• If the two engines share CPU resources, then you never really get increased time. Half your time is spent handicapped to half the CPU, and the other half is spent handicapped to half the CPU and the penalty for having to guess at the opponent's move. You'll never do as well as having the entire CPU (and no guessing penalty) for half the length of time. – intx13 Jun 28 '15 at 20:48
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Consider a game in which each move must be made within 8 ns of real time. Two identical engines will play, sharing a single core. With pondering disabled, engine A gets 8 ns of CPU time and makes a move, engine B gets 8 ns of CPU time and makes a move, etc. Each move is the result of 8 ns of computation.

With pondering enabled, on the very first move engine A has only had access to the CPU for 4 ns before 8 ns of real time expires. During this time, engine B has had 4 ns of pondering. When engine A makes its move, engine B realizes that most of its pondering was based on an incorrect guess of the move that engine A would make. Suppose that only 25% of engine B's pondering was applicable. Of the 4 ns that engine B spent pondering, only 1 ns was actually useful.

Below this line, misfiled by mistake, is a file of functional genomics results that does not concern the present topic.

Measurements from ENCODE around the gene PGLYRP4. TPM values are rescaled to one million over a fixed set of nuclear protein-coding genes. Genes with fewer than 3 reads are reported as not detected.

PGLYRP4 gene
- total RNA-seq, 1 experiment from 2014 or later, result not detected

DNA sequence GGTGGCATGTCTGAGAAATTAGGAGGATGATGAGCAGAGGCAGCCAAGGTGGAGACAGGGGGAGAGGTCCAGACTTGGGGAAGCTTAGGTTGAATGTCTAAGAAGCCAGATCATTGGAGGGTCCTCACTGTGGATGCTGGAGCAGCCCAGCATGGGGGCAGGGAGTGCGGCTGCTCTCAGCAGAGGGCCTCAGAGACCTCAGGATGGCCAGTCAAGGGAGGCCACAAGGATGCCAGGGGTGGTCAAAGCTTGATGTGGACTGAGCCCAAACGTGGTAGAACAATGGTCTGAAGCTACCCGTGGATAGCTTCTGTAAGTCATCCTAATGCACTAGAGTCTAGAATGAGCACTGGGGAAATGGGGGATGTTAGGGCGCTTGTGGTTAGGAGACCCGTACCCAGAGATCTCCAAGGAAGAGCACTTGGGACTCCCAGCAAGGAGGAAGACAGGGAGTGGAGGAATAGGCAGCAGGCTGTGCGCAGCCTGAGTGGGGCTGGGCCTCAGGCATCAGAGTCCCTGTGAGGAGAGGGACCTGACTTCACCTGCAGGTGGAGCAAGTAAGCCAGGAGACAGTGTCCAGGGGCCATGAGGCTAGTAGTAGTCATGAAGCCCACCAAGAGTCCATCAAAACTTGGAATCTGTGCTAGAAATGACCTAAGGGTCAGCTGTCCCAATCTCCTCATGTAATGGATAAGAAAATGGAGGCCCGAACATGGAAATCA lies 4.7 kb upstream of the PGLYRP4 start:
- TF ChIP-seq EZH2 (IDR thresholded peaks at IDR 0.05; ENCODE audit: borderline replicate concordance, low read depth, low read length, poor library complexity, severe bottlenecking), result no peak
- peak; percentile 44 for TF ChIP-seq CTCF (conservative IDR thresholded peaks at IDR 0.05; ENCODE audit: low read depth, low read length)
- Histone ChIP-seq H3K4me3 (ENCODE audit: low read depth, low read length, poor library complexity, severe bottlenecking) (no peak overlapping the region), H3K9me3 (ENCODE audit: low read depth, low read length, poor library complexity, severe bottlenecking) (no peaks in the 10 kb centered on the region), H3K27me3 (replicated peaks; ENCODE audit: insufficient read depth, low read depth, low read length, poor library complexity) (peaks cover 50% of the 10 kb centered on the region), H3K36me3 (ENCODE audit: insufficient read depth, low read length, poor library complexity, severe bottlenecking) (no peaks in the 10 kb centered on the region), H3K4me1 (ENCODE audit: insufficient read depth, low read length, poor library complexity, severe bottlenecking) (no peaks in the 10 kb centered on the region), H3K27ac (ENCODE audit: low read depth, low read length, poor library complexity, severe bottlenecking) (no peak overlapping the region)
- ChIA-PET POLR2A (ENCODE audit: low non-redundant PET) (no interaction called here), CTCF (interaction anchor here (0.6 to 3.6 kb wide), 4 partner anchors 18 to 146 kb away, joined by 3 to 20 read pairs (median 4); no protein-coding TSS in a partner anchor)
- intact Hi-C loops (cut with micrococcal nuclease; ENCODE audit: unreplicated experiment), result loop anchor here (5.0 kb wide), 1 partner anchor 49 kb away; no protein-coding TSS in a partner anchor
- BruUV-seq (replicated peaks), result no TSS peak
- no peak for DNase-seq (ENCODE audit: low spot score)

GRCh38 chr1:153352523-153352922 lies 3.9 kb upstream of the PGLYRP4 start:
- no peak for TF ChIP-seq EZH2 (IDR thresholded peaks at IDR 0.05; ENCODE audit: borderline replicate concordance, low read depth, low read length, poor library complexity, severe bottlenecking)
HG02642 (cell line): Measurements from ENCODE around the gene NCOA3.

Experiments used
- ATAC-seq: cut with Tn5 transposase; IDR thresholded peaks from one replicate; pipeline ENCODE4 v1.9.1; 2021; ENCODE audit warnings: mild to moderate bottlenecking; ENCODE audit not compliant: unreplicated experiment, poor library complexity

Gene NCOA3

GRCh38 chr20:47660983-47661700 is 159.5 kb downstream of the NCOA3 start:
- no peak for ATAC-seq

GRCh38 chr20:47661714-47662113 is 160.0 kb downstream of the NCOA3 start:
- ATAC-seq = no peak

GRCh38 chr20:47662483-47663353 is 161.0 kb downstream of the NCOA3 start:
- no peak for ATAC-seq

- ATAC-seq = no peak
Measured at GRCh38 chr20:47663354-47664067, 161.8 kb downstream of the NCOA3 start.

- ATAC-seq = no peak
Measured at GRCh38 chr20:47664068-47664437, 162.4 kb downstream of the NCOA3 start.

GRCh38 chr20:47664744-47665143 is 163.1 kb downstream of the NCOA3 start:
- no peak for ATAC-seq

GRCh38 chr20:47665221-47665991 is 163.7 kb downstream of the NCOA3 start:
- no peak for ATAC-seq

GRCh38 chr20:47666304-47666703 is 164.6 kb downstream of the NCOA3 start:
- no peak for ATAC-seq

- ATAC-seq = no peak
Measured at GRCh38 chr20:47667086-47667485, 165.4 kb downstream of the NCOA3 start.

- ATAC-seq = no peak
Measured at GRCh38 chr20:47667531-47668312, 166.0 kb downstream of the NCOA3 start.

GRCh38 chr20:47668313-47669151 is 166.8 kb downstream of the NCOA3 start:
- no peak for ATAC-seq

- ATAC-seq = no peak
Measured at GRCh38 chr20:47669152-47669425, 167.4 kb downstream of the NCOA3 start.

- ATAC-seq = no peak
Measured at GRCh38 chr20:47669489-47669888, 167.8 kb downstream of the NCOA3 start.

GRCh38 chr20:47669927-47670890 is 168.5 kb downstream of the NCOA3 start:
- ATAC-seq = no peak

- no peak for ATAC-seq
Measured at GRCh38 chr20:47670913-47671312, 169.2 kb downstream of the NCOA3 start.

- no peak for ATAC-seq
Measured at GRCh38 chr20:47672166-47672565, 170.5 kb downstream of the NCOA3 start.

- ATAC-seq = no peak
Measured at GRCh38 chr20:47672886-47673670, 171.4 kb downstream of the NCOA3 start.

Now it's engine B's turn. Like engine A, engine B only gets access to the CPU for 4 ns before 8 ns of real time expires. Counting the 1 ns of useful pondering, engine B has applied 5 ns of CPU time to its move. During this time engine A has had 4 ns of pondering, but again, only 25% (1 ns) is useful. On engine A's next turn it will also have applied 5 ns of CPU time to its move. With pondering, each move is the result of 5 ns of computation, except for the very first move, which is the result of only 4 ns of computation. You will get a better game (both engines performing more calculations per move) if you disable pondering.

If the engines are different the results will depend on engine implementation. In the extreme case, imagine that engine A can compute the absolutely best move with exactly 8 ns of computation, but after 4 ns it has only a wild guess. Engine B's performance scales much smoother with the amount of time it has to think. In this silly example, with pondering disabled engine A will win every game, but with pondering enabled engine B will win every game. I suspect that in real life, between two real engines, pondering will decrease the quality of the game fairly evenly, without giving either engine an advantage.

If the per-move time restriction is replaced with a total time restriction I think the results would be similar, except that the way in which engines decide how much time to commit to a move would have a greater effect. That is, I think that pondering would amplify the importance of deciding whether a move requires additional thinking time.

Taking all that together: if you want a battle between engines performing at their peak but you only have one core, disable pondering.